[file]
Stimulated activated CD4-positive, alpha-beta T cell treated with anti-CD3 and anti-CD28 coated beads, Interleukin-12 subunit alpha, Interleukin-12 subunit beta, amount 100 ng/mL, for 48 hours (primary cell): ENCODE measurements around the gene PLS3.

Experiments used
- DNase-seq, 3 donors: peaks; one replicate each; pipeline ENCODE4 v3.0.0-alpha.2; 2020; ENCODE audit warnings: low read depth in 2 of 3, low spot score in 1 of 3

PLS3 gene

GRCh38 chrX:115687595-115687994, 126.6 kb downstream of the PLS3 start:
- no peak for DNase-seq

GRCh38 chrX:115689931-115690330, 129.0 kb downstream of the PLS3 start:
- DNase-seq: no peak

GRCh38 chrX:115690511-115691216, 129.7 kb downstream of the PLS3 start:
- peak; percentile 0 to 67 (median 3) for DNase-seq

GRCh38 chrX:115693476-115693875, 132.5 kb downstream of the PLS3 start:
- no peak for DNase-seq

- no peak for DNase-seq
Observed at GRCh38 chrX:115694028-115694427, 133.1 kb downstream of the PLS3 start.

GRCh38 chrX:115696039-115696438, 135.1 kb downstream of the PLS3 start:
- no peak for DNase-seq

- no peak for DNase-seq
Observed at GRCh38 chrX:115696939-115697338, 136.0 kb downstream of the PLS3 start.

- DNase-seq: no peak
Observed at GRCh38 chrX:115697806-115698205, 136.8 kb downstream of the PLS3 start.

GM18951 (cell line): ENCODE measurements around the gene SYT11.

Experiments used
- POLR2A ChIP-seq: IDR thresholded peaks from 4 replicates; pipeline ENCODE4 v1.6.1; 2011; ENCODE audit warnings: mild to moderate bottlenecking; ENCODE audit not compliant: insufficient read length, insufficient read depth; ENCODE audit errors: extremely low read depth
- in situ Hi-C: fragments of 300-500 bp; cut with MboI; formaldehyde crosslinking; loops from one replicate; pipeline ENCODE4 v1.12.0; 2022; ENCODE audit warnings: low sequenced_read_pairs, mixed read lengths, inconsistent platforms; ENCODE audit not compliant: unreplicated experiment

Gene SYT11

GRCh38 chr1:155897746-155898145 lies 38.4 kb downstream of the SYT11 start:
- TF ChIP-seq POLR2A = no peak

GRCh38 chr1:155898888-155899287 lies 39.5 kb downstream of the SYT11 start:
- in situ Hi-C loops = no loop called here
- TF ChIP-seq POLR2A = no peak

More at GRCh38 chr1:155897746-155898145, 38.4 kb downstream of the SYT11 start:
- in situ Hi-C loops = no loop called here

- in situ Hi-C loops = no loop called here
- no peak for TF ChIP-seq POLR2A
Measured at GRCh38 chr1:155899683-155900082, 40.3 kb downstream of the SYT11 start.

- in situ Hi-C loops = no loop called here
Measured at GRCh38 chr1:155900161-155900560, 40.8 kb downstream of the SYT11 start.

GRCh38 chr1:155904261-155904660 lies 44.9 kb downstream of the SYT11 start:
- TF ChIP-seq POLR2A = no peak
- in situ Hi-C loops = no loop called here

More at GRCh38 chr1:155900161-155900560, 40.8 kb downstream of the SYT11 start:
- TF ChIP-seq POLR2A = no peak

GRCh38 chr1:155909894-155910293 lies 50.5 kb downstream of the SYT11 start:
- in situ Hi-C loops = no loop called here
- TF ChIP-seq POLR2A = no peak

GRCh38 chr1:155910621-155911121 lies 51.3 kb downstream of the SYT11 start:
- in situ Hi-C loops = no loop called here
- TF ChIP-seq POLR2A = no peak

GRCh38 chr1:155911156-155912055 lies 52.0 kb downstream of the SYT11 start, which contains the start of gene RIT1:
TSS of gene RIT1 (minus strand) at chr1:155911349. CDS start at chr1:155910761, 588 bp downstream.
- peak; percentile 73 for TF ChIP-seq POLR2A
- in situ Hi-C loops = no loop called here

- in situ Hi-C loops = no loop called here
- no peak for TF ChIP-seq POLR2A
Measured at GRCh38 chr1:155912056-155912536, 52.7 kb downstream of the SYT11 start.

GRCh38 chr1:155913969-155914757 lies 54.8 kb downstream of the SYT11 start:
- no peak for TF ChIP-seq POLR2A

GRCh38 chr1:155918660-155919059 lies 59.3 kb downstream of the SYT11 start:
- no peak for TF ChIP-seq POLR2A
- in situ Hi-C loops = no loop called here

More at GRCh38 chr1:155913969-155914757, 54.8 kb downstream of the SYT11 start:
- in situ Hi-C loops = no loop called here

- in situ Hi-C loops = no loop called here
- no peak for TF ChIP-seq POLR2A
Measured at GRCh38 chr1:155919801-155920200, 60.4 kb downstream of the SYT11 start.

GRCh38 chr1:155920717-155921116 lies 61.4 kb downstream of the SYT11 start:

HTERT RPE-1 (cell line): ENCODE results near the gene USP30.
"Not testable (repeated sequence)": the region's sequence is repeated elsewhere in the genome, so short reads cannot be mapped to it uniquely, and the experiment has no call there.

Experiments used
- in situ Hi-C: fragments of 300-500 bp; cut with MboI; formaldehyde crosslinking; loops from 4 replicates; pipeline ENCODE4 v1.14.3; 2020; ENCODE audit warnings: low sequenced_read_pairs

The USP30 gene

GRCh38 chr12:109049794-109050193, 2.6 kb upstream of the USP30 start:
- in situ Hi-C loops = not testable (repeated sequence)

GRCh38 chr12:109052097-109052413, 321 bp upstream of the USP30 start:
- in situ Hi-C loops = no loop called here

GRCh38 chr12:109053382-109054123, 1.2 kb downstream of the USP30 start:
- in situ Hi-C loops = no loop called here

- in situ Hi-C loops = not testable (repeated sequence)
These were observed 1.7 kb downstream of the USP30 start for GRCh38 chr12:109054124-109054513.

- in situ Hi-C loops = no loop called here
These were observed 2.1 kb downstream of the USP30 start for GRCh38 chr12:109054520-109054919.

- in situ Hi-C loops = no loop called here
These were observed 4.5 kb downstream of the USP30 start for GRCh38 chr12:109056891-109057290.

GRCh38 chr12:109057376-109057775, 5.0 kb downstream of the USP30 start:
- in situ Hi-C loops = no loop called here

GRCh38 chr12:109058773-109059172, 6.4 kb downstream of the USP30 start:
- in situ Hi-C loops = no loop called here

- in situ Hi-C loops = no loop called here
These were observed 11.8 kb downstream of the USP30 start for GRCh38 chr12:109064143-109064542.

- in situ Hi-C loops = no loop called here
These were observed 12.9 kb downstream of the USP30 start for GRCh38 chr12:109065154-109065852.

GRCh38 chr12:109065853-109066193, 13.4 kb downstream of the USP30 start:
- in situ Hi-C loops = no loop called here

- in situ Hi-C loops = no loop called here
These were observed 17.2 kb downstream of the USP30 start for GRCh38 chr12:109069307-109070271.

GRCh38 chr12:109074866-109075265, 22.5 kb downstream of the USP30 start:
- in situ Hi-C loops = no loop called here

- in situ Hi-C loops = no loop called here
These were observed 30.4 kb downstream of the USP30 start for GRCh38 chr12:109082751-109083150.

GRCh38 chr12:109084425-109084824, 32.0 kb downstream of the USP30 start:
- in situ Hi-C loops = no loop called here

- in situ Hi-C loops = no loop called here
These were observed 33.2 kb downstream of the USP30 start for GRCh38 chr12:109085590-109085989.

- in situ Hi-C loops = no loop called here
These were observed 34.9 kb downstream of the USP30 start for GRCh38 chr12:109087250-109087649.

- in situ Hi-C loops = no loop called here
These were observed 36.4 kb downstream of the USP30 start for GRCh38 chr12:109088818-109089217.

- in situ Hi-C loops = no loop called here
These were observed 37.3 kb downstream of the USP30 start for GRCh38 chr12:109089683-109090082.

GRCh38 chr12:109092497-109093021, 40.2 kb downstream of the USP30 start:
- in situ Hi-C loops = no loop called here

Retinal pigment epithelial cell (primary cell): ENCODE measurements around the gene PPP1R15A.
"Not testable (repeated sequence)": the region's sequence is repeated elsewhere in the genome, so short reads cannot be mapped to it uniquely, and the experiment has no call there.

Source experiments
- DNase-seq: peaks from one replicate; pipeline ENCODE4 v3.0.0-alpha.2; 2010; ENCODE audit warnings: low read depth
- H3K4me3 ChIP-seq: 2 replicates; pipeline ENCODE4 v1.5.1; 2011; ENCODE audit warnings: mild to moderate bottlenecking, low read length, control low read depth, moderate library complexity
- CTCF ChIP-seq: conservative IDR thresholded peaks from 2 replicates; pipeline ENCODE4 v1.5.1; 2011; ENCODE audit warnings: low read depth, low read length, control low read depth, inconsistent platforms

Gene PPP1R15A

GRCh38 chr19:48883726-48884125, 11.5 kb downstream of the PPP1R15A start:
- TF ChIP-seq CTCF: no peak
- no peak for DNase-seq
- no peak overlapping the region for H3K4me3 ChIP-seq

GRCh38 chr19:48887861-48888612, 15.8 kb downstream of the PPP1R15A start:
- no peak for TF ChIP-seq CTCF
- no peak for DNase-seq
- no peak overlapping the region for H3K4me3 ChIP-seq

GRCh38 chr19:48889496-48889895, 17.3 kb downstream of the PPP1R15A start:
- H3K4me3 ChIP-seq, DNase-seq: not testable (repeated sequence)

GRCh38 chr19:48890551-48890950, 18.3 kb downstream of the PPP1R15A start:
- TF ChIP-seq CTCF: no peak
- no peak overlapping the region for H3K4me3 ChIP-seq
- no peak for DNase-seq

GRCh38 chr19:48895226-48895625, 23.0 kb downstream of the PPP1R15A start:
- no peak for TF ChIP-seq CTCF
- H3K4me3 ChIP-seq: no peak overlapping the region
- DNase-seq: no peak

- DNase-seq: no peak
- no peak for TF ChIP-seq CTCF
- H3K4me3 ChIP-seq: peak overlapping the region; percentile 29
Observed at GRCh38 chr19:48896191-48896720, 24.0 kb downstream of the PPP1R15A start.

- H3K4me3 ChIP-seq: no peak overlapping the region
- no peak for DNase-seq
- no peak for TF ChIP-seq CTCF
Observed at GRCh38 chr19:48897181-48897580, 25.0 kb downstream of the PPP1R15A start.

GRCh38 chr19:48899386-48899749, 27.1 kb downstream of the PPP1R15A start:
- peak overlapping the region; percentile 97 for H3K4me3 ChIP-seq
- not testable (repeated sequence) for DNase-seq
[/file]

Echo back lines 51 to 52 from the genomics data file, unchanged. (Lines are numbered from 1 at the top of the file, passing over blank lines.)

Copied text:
- peak; percentile 73 for TF ChIP-seq POLR2A
- in situ Hi-C loops = no loop called here